- Lopez says suppliers must conform to findings or be suspended
- Results of the audit in top nickel shipper are due next week
The Philippines said an audit of the nation’s miners will carry the full force of law and producers that don’t follow findings and recommendations face closure, reinforcing its tough message in a showdown in the top nickel producer that may see mass suspensions.
“They have to follow, because if they don’t they face closure,” Environment Secretary Gina Lopez said in a text message from New York, commenting a day after local suppliers challenged the integrity of the probe ordered by President Rodrigo Duterte. “I am not suggesting things, I am mandating the law.”
Nickel is the best-performing commodity this quarter as concern the Philippine audit will disrupt shipments boosted prices that have already been supported by projections for a deficit. The nation accounts for about 20 percent of mined supply, with most cargoes feeding China’s stainless-steel industry. After several delays, the full results of the audit are due for release on Tuesday.
“We are an island ecosystem that is densely populated, so we cannot afford mistakes,” Lopez said in the text message. The secretary, who’s said the environment agency would recommend further actions on specific mines to ensure they operate at the highest standards, wants an industry that’s better than Canada or Australia’s, she said.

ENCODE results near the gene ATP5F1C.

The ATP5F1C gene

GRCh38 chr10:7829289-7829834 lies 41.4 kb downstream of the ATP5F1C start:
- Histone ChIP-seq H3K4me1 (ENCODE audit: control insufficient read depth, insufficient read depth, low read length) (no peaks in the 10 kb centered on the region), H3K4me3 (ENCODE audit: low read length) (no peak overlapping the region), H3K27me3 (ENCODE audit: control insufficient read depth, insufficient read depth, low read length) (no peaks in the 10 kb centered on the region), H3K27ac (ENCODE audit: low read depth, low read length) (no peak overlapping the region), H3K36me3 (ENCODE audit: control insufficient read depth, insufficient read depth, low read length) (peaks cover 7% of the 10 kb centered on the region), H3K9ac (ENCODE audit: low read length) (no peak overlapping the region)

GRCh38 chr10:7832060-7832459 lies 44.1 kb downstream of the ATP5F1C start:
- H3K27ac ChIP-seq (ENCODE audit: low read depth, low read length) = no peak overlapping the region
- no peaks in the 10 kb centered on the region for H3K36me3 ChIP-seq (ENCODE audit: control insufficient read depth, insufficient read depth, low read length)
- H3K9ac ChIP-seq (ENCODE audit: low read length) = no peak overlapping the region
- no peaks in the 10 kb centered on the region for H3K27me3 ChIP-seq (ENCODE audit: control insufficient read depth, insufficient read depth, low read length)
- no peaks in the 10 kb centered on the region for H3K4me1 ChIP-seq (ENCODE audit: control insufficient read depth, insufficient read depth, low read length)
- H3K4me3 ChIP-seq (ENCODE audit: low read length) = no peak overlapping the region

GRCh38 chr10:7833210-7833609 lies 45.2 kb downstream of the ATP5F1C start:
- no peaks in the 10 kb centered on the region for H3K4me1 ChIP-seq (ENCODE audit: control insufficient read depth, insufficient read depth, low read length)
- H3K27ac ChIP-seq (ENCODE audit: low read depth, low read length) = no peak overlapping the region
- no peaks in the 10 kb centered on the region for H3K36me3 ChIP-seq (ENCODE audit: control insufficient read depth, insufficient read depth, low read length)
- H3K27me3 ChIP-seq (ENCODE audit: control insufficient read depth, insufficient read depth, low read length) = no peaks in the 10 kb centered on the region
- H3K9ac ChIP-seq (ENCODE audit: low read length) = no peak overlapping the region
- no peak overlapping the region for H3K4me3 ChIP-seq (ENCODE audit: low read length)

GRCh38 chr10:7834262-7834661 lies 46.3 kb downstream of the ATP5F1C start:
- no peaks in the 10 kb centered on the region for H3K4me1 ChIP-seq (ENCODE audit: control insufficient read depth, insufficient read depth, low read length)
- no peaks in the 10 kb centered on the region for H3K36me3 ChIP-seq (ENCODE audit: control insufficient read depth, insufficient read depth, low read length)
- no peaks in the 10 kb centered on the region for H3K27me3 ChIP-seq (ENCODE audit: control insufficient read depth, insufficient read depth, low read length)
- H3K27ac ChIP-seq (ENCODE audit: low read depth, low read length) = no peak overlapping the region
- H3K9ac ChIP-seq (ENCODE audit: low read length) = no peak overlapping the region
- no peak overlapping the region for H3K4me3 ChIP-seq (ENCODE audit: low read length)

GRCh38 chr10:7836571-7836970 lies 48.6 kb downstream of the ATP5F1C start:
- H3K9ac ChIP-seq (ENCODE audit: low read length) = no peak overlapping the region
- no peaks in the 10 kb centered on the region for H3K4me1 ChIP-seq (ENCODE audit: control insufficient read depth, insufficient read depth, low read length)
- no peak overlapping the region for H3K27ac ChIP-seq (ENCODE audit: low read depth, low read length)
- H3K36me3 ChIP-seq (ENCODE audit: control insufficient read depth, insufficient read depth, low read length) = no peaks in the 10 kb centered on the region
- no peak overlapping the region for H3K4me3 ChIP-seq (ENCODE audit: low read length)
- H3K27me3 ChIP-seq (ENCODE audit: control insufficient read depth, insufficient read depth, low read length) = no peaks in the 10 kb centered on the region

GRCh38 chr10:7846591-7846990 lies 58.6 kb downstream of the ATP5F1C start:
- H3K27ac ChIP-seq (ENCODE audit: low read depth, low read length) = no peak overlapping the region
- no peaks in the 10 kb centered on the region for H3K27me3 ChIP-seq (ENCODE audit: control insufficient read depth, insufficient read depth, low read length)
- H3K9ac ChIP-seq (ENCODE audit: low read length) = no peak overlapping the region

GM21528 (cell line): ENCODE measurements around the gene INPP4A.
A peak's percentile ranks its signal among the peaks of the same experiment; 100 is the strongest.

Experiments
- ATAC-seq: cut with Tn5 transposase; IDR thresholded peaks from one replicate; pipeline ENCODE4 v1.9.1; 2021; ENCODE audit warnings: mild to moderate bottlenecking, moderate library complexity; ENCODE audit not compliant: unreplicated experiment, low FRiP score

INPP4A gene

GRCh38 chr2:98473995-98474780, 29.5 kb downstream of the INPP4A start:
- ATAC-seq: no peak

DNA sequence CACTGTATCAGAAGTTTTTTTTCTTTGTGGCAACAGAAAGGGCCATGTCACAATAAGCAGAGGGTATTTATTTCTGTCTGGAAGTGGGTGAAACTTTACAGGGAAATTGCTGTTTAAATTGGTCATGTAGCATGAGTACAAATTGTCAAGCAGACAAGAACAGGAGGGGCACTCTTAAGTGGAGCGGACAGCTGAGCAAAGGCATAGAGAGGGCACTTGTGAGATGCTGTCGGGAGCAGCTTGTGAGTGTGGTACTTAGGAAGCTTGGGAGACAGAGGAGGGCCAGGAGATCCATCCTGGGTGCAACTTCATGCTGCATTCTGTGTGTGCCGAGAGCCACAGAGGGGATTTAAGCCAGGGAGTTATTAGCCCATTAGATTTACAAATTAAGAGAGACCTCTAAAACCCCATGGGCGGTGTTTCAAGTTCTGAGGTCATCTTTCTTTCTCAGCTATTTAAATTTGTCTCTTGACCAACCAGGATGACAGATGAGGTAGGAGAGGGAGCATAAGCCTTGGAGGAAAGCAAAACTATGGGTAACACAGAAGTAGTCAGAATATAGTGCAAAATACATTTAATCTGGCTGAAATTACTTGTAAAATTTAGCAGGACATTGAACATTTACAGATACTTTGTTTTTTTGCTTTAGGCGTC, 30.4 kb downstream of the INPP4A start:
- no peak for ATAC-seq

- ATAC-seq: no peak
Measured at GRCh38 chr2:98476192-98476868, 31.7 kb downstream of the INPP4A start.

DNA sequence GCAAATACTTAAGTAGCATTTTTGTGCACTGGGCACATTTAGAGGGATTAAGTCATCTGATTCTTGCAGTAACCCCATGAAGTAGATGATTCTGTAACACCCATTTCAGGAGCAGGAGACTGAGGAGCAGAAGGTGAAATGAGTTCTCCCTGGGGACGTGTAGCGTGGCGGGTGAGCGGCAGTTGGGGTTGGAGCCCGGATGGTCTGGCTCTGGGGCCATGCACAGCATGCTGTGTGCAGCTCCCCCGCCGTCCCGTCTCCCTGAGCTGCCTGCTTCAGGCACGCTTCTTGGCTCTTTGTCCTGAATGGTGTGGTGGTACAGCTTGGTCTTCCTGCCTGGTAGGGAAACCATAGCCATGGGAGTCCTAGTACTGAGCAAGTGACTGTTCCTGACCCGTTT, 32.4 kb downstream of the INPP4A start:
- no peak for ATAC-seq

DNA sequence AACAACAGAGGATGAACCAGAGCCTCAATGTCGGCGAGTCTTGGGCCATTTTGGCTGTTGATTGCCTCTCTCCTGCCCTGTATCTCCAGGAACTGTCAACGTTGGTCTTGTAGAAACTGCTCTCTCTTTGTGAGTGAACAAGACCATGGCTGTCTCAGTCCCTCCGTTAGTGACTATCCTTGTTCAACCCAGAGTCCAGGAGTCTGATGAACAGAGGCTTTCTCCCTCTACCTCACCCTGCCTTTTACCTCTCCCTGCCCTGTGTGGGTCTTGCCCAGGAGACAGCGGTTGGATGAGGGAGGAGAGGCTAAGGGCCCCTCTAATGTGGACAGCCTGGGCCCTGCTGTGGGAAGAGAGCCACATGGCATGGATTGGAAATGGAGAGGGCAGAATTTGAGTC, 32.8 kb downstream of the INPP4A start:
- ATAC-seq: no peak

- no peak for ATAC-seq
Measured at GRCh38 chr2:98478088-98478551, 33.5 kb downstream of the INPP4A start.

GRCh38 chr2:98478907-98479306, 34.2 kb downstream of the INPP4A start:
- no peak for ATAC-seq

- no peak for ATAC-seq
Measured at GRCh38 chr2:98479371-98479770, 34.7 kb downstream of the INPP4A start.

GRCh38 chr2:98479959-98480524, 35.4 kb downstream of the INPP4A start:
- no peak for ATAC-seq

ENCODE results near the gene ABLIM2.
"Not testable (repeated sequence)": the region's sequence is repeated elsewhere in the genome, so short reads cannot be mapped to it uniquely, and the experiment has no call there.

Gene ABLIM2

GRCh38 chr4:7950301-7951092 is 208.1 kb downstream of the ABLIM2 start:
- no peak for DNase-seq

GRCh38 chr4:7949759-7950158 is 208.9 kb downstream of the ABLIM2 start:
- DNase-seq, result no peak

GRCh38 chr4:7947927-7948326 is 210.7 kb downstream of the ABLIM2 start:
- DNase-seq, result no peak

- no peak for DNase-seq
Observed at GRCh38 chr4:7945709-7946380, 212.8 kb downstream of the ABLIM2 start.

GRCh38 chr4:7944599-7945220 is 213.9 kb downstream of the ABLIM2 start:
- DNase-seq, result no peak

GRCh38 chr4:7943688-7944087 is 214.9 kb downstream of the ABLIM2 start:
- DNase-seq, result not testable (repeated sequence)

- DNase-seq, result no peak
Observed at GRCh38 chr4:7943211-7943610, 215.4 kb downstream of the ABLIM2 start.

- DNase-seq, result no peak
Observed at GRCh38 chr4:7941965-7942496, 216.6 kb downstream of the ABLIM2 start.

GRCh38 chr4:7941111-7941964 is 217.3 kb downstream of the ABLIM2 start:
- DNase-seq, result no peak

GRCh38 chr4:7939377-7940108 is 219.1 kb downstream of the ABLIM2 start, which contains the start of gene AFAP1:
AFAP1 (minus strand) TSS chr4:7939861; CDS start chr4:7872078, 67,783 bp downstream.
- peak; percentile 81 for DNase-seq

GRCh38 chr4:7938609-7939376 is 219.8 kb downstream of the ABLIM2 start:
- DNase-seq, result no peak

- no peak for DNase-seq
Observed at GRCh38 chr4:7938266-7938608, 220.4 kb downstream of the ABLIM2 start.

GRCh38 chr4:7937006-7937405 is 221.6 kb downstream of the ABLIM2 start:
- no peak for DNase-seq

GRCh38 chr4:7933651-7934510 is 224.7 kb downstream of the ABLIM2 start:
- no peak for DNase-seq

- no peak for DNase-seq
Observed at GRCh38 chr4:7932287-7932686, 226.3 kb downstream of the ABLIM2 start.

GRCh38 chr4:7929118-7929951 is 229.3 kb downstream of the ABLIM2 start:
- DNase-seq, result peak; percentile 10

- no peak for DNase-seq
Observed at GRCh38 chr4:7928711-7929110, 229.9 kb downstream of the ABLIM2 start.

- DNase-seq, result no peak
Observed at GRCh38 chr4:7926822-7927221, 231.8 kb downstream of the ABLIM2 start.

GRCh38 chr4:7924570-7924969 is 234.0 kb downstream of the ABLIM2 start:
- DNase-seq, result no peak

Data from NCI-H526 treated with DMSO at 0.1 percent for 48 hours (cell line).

Nickel surged to $11,030 a metric ton on the London Metal Exchange last month as the audit got under way, the highest in a year, and the metal leads all members of the Bloomberg Commodity Index so far this quarter. Prices -- which jumped 3 percent to $10,660 on Thursday -- erased losses on Friday to trade unchanged at $10,660 at 4:19 p.m. in Manila.
The Philippines’ principal mining group has challenged the legitimacy of the audit, saying it’s concerned about how the checks were carried out. The probe was ordered by Duterte and Lopez to ensure suppliers met environmental and welfare standards. Ten mines have been suspended so far, and Lopez said this week more than 10 additional suppliers face closure.
Nickel’s gains have come this year as stockpiles tracked by the LME sank to the lowest level since October 2014, with a 0.5 percent drop to 363,216 tons on Friday. Commodity trader Glencore Plc said this week that it expects prices to climb through 2018 as demand outstrips supply.